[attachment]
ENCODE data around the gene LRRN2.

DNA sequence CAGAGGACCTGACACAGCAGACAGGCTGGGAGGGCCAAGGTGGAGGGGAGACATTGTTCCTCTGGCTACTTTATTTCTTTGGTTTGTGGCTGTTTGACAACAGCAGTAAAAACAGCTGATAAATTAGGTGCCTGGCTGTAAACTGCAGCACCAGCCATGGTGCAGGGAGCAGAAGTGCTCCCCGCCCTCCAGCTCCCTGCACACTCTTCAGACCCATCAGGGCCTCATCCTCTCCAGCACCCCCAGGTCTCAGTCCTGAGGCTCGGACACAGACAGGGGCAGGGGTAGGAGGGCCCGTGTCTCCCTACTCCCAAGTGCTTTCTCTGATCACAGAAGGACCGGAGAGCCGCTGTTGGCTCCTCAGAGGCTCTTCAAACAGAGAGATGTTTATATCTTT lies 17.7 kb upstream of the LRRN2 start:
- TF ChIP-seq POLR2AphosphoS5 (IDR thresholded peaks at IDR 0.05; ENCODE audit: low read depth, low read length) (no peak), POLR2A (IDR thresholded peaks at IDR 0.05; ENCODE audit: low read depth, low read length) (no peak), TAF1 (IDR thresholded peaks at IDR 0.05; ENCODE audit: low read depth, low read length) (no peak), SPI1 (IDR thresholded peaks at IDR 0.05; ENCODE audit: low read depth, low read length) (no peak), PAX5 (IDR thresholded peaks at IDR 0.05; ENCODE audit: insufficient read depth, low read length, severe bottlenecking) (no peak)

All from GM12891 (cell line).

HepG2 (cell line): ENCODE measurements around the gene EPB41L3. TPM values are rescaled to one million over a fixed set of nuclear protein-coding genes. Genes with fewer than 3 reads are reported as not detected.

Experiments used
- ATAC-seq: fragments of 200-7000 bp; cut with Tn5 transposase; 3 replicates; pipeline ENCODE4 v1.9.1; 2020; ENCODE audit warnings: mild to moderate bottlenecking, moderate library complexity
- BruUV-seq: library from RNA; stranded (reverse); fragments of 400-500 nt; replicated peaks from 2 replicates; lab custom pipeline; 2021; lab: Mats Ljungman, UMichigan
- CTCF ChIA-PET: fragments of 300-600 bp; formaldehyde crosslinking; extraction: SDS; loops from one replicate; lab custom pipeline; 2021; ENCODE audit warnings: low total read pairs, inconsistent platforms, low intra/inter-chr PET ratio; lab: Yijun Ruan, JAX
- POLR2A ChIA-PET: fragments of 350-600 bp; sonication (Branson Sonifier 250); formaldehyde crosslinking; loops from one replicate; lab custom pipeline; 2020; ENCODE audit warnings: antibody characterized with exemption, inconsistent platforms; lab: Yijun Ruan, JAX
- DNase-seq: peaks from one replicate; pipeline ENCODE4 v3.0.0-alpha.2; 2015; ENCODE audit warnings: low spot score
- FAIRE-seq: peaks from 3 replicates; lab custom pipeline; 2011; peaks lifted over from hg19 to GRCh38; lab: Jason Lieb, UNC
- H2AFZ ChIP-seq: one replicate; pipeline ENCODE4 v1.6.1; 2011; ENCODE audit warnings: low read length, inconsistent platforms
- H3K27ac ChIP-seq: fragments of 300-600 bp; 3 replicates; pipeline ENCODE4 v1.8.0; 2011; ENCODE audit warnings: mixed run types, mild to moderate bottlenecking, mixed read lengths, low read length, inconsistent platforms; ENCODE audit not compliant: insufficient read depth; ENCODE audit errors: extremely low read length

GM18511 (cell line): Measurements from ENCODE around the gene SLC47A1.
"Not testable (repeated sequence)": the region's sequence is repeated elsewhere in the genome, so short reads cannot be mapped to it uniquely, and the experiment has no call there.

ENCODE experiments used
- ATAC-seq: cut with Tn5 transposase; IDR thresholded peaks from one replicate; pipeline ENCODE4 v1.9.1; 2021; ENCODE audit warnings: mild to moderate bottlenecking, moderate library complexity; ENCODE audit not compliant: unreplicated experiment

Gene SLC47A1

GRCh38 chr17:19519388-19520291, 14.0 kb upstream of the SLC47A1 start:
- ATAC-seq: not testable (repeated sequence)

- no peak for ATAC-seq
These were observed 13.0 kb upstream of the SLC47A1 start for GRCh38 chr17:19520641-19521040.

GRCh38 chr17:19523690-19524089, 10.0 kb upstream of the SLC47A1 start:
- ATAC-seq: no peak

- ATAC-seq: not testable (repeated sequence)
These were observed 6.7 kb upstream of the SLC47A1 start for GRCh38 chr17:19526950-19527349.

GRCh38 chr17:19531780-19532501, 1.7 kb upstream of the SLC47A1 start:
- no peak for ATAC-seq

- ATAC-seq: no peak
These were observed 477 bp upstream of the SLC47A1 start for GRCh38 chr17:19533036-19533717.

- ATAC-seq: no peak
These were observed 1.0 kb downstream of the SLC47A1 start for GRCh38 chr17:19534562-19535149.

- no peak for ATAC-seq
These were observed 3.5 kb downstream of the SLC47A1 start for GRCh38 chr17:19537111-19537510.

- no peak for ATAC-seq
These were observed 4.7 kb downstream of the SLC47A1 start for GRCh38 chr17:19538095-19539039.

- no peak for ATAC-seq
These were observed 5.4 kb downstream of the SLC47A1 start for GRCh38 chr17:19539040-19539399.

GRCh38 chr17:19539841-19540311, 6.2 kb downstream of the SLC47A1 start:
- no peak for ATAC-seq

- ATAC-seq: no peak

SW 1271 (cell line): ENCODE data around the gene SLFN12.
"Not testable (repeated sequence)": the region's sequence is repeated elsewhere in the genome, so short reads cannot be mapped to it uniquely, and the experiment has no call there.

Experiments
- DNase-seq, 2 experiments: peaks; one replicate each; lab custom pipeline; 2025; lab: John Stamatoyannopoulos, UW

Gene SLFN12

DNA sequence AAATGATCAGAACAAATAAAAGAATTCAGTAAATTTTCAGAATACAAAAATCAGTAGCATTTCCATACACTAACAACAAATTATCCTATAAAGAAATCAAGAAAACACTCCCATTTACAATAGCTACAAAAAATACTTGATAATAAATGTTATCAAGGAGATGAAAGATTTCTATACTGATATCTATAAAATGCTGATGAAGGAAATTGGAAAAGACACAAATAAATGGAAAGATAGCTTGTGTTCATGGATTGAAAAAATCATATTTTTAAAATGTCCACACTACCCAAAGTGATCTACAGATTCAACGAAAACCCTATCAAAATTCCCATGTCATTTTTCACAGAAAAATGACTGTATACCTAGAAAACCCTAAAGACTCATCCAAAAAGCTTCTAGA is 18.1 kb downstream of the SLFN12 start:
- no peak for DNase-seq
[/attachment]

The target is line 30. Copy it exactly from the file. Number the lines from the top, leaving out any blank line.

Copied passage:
- ATAC-seq: no peak